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In order to implement encryption effectively throughout an institution of higher education, start by developing a strategy that incorporates risk management, compliance requirements, data protection, policies, and standards.
- Develop requirements. The following Guide chapters can help.
- Chapter 8, Asset Management, discusses the need to identify and categorize/classify all your information assets. Understanding/knowing where confidential information resides (ex. SSNs, PII) is a critical component in establishing an encryption strategy.
- Chapter 9, Access Control, addresses the need to ensure authorized access to information resources. Confidential information needs to be protected throughout its lifecycle (access, process, transmit, store).
- Chapter 18, Compliance, provides information in relation to various legal and information security requirements that stipulate the need to protect specific types of information. These types of requirements (ex. PCI DSS, HIPAA) discuss the need to encrypt specific types of data (cardholder data, electronic protected health information)
- The Risk Management chapter emphasizes the importance of analyzing risks to information. Risk treatment activities may include deploying encryption solutions to protect confidential information.
- Chapter 5, Information Security Policies, stresses that policies provide the direction institutional leadership wants to take in regards to information security goals and objectives. In order to develop an institutional strategy for encryption that will be widely supported and adopted, it’s necessary to gain support of institutional leadership.
Seek to protect data at rest and in motion using Full Disk Encryption (FDE) solutions and transport layer encryption protocols.
Ensure that your encryption keys are sufficiently strong and well protected using professional and open-source vetted encryption products.
Use encryption algorithms that are up-to-date and strong. AES 256-bit encryption is the gold standard for FDE. TLS 1.2 is the current gold standard for transport layer security.
Provide a means for institutional staff to process confidential data while it is encrypted. Ensure secure data transfer environments in internal and external communication channels.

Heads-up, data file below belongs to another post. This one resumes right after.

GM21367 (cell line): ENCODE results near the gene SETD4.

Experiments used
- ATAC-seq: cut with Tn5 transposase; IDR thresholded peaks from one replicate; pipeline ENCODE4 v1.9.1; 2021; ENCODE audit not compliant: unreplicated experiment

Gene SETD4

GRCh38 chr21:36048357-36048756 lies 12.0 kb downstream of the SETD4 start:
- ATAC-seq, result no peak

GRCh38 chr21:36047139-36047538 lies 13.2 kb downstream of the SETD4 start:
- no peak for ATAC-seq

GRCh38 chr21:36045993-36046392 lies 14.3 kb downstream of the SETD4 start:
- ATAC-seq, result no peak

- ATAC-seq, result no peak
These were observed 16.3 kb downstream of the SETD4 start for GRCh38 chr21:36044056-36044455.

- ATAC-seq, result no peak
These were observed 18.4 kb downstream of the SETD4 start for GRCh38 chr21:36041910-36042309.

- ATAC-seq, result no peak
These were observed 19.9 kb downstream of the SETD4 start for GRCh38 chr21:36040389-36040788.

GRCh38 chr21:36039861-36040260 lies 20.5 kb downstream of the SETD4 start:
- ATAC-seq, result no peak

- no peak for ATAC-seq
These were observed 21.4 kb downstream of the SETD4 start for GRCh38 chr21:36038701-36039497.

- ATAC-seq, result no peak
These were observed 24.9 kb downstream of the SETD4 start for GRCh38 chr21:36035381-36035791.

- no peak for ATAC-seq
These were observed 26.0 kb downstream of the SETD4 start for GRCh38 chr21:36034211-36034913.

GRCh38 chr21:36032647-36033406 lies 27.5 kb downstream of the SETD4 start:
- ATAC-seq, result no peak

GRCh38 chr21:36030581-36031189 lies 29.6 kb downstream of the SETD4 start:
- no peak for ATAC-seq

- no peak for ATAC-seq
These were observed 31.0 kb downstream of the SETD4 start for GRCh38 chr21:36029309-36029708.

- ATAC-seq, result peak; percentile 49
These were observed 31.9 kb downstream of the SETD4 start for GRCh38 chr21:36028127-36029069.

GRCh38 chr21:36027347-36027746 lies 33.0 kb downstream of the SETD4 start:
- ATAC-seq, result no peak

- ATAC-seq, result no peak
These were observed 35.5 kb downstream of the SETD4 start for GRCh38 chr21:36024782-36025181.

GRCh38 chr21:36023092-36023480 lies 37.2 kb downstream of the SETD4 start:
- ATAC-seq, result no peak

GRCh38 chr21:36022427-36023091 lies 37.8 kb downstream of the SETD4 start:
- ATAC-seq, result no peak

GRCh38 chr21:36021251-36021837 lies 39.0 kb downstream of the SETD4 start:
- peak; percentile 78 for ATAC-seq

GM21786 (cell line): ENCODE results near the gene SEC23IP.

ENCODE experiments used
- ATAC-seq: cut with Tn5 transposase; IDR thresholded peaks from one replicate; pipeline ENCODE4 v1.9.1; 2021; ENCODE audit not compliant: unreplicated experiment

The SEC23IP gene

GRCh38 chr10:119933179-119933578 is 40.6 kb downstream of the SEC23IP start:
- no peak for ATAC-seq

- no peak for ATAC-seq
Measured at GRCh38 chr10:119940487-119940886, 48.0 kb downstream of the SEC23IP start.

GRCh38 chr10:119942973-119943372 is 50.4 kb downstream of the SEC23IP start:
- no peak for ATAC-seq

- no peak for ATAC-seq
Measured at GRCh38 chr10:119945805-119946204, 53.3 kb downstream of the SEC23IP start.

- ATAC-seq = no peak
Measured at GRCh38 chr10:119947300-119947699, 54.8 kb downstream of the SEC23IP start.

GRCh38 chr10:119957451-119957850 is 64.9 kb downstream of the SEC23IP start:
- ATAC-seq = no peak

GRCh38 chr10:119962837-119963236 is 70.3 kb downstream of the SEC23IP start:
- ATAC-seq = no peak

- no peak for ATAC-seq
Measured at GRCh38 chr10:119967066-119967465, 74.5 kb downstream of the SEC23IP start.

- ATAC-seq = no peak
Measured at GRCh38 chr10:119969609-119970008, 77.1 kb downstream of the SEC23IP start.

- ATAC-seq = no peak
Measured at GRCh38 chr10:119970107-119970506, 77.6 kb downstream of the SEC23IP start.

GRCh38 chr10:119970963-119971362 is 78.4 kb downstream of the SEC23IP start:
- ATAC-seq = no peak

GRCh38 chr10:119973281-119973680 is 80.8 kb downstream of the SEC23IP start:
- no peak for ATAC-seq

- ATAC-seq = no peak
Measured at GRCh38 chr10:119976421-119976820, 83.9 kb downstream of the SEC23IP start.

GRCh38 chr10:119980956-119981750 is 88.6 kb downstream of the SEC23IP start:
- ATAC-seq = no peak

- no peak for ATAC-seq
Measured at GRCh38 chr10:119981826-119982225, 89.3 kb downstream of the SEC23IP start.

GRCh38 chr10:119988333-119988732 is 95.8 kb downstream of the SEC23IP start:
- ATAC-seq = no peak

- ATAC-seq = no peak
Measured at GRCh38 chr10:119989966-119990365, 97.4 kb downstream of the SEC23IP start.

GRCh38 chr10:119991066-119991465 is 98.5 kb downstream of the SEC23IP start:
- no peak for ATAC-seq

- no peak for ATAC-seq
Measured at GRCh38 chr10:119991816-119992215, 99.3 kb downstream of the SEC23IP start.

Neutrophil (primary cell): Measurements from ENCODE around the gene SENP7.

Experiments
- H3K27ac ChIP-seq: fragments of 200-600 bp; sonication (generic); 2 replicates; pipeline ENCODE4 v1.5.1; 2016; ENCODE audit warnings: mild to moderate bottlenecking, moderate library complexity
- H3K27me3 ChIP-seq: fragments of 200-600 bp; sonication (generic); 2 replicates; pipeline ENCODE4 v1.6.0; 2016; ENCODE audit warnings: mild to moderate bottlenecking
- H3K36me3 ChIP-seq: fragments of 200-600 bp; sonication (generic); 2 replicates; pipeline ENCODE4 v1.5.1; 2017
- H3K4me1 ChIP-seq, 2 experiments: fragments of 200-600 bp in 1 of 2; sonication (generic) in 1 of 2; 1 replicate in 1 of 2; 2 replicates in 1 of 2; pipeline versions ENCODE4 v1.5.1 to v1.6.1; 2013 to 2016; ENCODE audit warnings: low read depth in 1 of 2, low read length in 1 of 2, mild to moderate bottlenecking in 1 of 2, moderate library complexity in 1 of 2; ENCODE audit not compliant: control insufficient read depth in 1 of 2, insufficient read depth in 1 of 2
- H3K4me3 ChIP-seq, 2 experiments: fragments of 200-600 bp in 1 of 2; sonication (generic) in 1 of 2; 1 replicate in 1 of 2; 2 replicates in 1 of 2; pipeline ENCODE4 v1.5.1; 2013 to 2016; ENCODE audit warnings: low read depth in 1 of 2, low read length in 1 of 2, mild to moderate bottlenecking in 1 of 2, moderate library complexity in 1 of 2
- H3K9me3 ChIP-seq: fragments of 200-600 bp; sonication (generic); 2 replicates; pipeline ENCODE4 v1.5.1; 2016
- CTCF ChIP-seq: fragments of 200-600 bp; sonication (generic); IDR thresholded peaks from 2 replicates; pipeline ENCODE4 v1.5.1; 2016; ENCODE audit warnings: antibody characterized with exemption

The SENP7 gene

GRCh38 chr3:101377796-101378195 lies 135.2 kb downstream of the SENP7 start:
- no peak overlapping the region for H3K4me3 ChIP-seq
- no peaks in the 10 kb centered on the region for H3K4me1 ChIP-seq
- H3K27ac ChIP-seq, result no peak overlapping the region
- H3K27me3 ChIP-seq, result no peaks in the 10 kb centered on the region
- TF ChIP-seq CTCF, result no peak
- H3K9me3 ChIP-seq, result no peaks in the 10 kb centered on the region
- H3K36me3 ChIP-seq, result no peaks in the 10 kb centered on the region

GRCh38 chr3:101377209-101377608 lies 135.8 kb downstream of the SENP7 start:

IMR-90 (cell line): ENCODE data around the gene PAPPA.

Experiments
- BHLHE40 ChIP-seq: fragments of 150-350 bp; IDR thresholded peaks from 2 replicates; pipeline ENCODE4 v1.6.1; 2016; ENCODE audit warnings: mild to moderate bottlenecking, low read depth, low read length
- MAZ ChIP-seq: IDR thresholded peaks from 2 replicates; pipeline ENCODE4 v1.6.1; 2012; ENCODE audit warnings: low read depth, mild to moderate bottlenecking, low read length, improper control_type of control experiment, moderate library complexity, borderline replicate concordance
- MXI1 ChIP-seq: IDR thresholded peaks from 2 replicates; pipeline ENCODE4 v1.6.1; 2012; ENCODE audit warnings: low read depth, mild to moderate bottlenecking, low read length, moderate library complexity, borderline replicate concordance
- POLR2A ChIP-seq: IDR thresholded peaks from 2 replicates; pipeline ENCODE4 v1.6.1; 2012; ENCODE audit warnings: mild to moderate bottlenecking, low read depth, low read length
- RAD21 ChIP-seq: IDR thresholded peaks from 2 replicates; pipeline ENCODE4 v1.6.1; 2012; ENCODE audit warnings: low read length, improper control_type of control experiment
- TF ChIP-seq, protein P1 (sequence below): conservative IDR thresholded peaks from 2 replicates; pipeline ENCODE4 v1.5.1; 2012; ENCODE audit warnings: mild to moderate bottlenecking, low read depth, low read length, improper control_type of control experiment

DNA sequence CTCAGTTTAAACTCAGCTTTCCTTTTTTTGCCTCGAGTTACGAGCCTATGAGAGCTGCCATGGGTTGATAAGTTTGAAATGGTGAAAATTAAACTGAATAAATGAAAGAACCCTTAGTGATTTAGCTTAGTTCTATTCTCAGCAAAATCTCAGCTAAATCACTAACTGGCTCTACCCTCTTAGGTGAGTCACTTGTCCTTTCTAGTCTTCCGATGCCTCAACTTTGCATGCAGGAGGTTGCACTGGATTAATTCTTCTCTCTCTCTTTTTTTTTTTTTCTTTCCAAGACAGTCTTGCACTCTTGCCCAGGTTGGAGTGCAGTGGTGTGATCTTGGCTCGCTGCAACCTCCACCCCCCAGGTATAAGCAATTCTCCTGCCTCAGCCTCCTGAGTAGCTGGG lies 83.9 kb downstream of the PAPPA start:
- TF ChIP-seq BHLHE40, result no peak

Protect encryption keys by using long, complex passwords with proper access rights to the keys. Maintain audit logs of access to encryption keys.
Develop a key management process that automates the process of verifying identity and access rights. Active Directory ensures only active institutional users can access and authenticate secure resources.
Note: Encryption is often a computationally intensive process and may degrade performance of IT applications or infrastructure if not implemented in an optimal way. Be sure to calculate performance requirements of enterprise services and end users before implementing encryption methods. Develop an implementation strategy, gather requirements, complete test plans, deploy following best practices of products, and effectively manage ongoing encryption solutions.
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This chapter provides a top level overview of cryptography and addresses policy on the use of cryptography, key management, symmetric key cryptography, public key cryptography, encryption standards, as well as various cryptographic libraries.
In the context of information security, cryptography covers a broad range of topics for securing data. Encryption is the conversion of “cleartext” into “ciphertext”. The reverse process, “ciphertext” to “cleartext”, is referred to as decryption. Applied properly, cryptographic controls provide considerable protection for the confidentiality of data and, when coupled with other related methods, extend integrity and authenticity safeguards for data, both at rest and in transit.
Both encryption and decryption rely upon secure use of a “key.” Authorized parties use keys to view and modify ciphertext data and help secure against unauthorized access. While encryption methods themselves are often strong, insecure handling or generation of encryption keys are common vulnerabilities. It is always important to remember that the security of a cryptographic implementation is no stronger than the security of the keys. For this reason, key management standards and procedures should also be carefully considered when implementing cryptographic systems.